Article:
Booz Allen Hamilton, the global consulting and technology firm, has highlighted the most significant threats to Industrial Control Systems (ICS) in 2016 and 2017, and the most effective measures to counter them, in a recent report titled Industrial Cybersecurity Threat Briefing. These systems control and automate significant portions of our connected lives today, and impact industries such as manufacturing, pharmaceuticals, transportation, energy and petrochemicals, among others.
In a 2015 survey of 314 organisations operating ICS around the world, 20 per cent of whom are based in the Middle East, over 100 respondents indicated that their control systems were breached more than twice in the last 12 months1.
Industrial Control Systems are unique in terms of cybersecurity, as the systems sit at the intersection of the digital world and the real world, where cyber-attacks can cause physical destruction and even death. Recent statistics continue to drive home the seriousness of industrial cybersecurity: across sectors and industries, average annual losses to companies worldwide from cyber-attacks now exceed $7.7 million according to the Ponemon Institute2.
Industrial sectors such as energy, manufacturing, utilities and transportation are amongst the most at risk. The Industrial Control Systems Cyber Emergency Response Team (ICS-CERT) has reported more than 800 cybersecurity incidents globally since 2011, with most occurring in the energy sector3. Cyber-attacks against oil and gas firms in the Middle East made up more than 50 per cent of registered occurrences in the region, according to Repository of Industrial Security Incidents (RISI) data. Conversely, in the US and other Western countries, they account for fewer than 30 per cent of recorded instances.
The Industrial Cybersecurity Threat Briefing warns of a cyber environment that has become more hazardous than ever before to ICS operators. The report provides a broad perspective of:
- The diverse uses of ICS and the expanding list of industries that rely on these systems that impact the daily lives of millions of people
- The current threat landscape, as indicated by major incidents over the past year and a half, such as trends in targeting, threat actors (criminals who have an interest in disrupting these systems) tactics and objectives
- The most significant threats that ICS operators are likely to face throughout the rest of 2016 and 2017
- Steps to mitigate these risks, complemented by an overview of previous events. By analysing the methods used, targets selected, and effects of observed incidents, the report provides a comprehensive guide to tackling these threats and minimising their impact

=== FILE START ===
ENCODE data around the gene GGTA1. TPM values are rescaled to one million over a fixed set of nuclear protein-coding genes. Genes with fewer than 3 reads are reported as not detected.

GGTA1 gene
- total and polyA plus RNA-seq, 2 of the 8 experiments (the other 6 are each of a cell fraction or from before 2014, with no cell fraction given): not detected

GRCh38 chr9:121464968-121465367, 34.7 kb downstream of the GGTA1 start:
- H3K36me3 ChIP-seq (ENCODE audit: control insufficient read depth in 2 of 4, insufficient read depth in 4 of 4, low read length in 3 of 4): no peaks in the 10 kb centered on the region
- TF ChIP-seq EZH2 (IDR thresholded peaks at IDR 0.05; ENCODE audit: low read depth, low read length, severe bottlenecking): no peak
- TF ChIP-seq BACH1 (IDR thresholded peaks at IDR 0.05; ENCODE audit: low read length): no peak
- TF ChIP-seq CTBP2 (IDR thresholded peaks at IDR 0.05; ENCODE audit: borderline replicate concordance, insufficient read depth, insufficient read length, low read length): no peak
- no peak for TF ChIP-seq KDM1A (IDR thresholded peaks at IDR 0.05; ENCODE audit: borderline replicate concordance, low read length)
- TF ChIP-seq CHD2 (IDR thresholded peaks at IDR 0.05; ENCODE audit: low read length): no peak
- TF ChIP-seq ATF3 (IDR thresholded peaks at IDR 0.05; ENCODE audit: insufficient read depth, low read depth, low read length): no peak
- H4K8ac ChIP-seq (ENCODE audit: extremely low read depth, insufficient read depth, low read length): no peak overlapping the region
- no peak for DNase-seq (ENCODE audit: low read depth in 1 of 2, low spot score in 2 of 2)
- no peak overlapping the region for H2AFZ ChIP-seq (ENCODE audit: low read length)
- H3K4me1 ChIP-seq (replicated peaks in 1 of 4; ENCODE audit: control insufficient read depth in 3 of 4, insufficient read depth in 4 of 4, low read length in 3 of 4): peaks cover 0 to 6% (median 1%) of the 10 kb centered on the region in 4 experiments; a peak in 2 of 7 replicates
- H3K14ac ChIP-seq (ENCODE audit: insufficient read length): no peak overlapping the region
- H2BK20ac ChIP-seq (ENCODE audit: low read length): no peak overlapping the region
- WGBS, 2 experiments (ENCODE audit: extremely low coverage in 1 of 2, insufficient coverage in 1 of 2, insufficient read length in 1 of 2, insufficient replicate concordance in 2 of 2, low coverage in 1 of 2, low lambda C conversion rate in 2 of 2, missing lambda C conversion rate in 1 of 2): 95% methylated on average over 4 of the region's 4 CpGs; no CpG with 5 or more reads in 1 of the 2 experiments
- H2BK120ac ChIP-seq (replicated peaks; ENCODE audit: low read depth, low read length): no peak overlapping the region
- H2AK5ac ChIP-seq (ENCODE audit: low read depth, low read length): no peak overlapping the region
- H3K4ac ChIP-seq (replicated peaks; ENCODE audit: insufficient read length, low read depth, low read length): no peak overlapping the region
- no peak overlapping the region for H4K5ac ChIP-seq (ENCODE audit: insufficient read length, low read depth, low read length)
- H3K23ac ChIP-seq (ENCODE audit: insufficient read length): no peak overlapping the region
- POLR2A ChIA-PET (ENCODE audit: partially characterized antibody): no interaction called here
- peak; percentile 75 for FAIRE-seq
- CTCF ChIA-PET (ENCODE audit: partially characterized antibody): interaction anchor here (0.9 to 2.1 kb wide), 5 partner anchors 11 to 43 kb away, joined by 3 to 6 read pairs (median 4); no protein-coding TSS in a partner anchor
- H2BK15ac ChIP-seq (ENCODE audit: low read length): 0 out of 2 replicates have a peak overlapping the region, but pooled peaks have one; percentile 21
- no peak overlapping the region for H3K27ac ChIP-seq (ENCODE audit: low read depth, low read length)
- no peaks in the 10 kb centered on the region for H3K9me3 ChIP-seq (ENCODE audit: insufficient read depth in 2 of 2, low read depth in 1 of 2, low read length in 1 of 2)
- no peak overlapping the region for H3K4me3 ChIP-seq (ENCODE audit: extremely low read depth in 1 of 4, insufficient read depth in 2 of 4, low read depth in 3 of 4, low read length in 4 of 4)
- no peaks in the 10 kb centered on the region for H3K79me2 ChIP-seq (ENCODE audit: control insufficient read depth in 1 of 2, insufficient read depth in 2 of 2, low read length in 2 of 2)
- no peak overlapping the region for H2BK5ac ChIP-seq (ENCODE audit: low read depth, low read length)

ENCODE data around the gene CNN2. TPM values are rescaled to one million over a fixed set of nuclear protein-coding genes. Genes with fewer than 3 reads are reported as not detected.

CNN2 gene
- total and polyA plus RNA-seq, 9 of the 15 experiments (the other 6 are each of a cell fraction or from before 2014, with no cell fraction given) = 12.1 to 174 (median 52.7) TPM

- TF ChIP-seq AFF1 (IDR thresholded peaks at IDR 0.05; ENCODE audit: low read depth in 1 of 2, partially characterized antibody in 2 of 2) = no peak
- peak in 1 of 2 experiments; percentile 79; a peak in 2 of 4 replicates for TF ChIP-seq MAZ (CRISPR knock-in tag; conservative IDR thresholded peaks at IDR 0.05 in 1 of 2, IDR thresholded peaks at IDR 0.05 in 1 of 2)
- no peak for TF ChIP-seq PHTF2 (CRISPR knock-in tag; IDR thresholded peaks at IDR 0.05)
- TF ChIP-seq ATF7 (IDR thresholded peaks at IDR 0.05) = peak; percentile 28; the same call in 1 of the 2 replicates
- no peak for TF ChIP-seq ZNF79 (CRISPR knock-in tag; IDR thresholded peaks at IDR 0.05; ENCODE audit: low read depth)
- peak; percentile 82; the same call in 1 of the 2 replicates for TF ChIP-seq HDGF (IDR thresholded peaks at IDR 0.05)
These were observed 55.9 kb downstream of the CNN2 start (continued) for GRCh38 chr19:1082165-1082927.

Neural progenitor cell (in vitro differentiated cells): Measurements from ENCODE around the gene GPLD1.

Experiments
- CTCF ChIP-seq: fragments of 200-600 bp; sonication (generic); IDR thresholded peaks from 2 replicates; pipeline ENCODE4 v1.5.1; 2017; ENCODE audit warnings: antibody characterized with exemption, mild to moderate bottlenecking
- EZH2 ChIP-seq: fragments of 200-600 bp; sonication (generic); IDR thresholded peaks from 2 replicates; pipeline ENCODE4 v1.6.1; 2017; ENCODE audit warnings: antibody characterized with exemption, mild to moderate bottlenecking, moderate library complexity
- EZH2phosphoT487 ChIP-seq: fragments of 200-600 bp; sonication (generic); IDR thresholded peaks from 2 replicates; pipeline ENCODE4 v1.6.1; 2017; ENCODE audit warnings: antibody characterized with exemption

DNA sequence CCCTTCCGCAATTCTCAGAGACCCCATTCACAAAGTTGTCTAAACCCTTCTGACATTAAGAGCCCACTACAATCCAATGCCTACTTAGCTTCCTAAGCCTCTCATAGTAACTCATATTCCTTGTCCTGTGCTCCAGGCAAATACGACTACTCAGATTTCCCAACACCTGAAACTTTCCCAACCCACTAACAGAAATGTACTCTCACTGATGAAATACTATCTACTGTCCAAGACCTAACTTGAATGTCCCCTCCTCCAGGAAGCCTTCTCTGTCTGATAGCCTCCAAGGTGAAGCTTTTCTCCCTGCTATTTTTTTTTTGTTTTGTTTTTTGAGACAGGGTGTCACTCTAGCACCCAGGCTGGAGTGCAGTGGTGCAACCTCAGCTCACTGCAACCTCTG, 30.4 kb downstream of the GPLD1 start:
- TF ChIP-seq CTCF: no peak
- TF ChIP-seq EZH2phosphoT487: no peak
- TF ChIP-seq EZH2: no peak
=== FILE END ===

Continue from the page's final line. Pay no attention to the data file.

Strategies to prevent and control damage
The report also recommends an incremental approach that focuses on high-impact, low-cost initial steps, while providing the foundation for a long-term strategy.
Understand and Enumerate the Risk: It is extremely difficult, if not impossible, to protect any environment without full visibility of the critical digital components that are deployed within the field.
ICS Threat Intelligence: Understand the threat actors, their motivations, their tactics and techniques.
ICS Architecture, Monitoring, and Situational Awareness: It is important that you identify potential risk early and that you quantify and communicate the potential impact to your business quickly.
Awareness and Training: Effective training from C-level executives to the team of operators and engineers on the plant floor is a critical activity to create awareness around priority threats and risks to safety and environment.
Industrial Incident Response: Understanding what areas to focus on, and what needs to be done in a complex environment in support of incident response, is critical to recover to a safe mode and to smoothly return to normal operations.
Operational Technology (OT) Governance: Effective change management allows organisations to avoid costly incidents in the future.
“The path to success lies in ensuring a comprehensive approach that enables stakeholders to collaborate in addressing shared, multidimensional cyber issues,” explains Dr. Mahir Nayfeh, Senior Vice-President at Booz Allen Hamilton. “Mitigating risk requires more than just tuning firewalls and applying patches; it also involves investing in human capital, and training on policies and procedures. All facets of the cyber domain must be considered: technology and standards, policy and governance, leadership and culture, planning and operations, and management and budgeting. GCC leaders who successfully collaborate with relevant key stakeholders to create an integrated vision for cyberspace will help to ensure continued economic growth in the region, and will establish a global standard for other developing regions to emulate.”